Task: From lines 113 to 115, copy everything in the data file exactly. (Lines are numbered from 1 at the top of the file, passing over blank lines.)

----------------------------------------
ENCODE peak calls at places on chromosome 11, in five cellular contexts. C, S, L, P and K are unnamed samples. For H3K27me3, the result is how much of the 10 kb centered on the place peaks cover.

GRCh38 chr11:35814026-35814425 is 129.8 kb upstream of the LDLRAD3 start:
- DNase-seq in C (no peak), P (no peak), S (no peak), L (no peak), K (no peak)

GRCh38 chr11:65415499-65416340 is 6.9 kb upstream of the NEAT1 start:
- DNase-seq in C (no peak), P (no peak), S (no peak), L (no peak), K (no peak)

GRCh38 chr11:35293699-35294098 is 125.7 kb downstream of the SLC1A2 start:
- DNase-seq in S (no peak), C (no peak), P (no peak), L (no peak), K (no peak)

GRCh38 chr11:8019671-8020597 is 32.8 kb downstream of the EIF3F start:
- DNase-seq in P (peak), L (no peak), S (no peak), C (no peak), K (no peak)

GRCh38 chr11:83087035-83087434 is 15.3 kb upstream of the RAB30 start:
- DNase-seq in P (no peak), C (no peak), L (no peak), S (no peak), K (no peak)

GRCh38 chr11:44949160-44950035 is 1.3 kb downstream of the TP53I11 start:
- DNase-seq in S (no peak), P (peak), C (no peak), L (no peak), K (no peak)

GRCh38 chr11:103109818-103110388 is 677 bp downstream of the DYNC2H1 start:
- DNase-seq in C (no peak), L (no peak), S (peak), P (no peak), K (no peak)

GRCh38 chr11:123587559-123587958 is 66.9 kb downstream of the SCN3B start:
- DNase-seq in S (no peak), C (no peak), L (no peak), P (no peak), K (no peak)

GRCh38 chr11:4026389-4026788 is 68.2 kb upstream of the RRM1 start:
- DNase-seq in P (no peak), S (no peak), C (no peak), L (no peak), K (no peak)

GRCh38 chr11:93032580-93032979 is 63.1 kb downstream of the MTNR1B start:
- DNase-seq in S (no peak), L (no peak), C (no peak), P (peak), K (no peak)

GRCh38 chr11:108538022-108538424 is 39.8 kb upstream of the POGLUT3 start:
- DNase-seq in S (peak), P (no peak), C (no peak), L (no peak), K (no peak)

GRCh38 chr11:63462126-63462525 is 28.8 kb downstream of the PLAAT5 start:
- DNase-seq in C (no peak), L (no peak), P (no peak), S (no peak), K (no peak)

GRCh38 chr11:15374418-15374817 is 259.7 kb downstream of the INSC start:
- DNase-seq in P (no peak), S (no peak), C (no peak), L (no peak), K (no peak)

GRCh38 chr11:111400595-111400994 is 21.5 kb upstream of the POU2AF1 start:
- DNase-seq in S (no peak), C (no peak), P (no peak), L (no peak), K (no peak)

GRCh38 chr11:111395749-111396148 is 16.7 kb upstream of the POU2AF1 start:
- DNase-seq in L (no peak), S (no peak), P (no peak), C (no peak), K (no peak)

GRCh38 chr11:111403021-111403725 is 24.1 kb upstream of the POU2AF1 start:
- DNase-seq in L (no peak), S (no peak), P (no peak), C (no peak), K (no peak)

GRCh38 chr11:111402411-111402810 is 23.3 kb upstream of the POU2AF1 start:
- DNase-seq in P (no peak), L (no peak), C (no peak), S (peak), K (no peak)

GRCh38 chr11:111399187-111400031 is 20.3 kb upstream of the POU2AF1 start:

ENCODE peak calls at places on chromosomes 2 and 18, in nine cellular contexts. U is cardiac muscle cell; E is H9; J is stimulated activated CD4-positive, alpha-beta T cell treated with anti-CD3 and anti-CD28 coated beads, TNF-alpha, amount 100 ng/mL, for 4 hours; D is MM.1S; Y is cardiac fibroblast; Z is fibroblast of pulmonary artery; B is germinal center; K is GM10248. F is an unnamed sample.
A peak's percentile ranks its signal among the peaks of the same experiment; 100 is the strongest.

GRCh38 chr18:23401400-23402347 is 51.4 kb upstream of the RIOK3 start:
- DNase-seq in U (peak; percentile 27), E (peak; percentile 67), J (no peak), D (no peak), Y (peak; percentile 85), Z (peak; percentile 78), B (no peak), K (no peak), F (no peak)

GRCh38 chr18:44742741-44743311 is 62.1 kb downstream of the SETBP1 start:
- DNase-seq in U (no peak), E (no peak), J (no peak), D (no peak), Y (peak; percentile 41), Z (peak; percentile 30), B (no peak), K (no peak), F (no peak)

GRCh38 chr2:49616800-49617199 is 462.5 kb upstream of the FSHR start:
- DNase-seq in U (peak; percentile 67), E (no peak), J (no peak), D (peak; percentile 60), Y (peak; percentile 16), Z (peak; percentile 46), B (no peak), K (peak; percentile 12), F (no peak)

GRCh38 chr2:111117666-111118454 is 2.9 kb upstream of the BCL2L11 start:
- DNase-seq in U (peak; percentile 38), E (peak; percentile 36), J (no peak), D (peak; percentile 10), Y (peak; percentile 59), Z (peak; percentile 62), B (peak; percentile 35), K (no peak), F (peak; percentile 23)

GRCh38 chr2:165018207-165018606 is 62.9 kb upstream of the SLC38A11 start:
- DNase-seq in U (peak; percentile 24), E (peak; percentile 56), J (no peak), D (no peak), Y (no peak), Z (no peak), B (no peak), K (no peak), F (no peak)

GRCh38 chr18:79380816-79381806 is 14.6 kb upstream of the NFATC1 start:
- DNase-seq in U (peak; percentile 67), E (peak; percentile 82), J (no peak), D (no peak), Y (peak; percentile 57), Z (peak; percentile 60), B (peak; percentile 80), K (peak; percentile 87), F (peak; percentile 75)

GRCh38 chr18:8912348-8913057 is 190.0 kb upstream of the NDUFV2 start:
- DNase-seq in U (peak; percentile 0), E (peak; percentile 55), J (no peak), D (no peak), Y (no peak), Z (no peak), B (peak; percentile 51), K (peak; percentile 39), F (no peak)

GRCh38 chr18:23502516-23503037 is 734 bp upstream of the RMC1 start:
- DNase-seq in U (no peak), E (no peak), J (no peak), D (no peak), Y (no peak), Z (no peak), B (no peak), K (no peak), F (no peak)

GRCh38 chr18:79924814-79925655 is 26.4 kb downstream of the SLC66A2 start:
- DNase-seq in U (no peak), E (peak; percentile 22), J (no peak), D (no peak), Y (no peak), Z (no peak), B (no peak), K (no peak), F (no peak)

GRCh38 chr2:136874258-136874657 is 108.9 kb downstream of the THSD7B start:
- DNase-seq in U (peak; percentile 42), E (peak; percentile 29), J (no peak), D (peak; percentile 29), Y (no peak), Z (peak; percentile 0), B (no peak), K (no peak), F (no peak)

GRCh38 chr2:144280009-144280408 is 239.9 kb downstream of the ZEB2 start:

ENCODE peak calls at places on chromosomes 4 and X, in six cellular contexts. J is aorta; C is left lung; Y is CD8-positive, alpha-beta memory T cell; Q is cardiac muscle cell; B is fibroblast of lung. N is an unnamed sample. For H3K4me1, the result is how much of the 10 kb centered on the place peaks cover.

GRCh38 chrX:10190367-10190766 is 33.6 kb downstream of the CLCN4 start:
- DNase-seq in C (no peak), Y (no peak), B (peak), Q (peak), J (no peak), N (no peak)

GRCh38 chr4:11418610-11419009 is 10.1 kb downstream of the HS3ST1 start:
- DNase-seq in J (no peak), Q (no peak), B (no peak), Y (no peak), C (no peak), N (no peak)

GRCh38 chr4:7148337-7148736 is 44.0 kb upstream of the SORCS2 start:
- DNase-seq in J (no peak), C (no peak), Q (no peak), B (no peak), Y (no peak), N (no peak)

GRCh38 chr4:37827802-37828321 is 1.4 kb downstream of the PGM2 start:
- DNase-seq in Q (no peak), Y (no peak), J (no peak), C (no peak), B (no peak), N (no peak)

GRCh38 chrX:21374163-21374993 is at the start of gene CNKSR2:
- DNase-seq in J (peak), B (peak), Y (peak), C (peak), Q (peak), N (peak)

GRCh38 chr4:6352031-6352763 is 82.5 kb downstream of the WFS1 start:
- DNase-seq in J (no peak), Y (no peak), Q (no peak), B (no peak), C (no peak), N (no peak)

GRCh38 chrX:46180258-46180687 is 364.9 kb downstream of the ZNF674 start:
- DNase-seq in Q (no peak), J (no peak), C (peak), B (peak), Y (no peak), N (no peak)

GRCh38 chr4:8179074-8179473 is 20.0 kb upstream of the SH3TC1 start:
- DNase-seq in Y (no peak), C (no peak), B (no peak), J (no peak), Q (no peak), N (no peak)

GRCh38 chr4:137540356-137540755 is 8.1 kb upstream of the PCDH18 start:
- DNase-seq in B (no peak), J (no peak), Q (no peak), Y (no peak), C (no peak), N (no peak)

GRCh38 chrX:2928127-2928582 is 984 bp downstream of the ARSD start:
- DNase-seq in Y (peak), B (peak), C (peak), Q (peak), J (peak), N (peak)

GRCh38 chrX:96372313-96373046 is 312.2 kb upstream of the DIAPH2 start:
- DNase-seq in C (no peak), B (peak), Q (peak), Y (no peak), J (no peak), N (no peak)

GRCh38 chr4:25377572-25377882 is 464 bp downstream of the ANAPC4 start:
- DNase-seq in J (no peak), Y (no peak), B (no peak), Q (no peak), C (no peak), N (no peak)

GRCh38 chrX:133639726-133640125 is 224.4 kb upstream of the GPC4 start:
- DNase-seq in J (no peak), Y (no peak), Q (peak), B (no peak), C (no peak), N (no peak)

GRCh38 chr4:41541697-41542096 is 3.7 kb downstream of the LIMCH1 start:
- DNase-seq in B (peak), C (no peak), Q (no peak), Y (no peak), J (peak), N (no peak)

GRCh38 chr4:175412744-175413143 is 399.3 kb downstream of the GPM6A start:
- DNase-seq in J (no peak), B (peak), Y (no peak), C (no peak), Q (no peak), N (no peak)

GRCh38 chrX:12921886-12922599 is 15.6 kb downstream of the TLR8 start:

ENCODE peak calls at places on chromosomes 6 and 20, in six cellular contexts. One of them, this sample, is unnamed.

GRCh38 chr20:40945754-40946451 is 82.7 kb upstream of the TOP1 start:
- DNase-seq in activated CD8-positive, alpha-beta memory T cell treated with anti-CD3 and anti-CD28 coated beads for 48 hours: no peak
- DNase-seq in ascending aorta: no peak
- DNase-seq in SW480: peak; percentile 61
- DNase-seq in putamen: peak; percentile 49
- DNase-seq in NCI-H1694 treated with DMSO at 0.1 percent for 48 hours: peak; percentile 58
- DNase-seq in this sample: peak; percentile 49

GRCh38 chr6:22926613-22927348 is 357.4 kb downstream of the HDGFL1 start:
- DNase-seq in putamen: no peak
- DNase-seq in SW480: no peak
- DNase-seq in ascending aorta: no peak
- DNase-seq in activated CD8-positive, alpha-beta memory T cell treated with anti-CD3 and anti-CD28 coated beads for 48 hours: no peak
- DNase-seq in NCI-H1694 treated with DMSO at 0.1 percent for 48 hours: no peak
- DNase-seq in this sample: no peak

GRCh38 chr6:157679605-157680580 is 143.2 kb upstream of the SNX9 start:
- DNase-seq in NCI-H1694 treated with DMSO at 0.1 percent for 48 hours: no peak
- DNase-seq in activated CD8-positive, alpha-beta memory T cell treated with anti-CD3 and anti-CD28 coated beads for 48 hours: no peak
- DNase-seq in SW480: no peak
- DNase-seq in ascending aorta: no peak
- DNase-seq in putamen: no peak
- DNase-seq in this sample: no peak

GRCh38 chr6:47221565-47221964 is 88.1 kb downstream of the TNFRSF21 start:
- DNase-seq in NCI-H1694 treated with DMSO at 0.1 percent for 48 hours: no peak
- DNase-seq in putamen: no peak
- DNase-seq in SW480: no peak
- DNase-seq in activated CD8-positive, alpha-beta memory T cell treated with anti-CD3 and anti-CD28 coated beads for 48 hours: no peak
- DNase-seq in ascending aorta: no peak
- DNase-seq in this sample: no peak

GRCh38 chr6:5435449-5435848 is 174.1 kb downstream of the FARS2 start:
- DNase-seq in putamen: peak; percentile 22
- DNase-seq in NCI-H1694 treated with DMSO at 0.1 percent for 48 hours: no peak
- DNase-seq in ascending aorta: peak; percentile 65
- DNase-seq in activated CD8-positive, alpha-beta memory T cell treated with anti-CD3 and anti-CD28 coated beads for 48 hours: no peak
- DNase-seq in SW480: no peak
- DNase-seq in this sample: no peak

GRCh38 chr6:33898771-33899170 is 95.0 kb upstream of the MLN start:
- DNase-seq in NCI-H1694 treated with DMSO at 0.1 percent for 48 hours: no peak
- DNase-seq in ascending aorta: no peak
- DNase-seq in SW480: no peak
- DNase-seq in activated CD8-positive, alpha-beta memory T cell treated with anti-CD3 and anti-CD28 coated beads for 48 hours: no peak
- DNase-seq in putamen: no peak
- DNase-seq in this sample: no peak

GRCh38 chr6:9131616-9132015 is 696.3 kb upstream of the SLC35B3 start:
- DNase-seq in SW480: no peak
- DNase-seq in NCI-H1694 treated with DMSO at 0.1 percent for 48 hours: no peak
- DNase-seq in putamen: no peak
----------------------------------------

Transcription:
- DNase-seq in this sample: no peak

GRCh38 chr6:47221565-47221964 is 88.1 kb downstream of the TNFRSF21 start:
- DNase-seq in NCI-H1694 treated with DMSO at 0.1 percent for 48 hours: no peak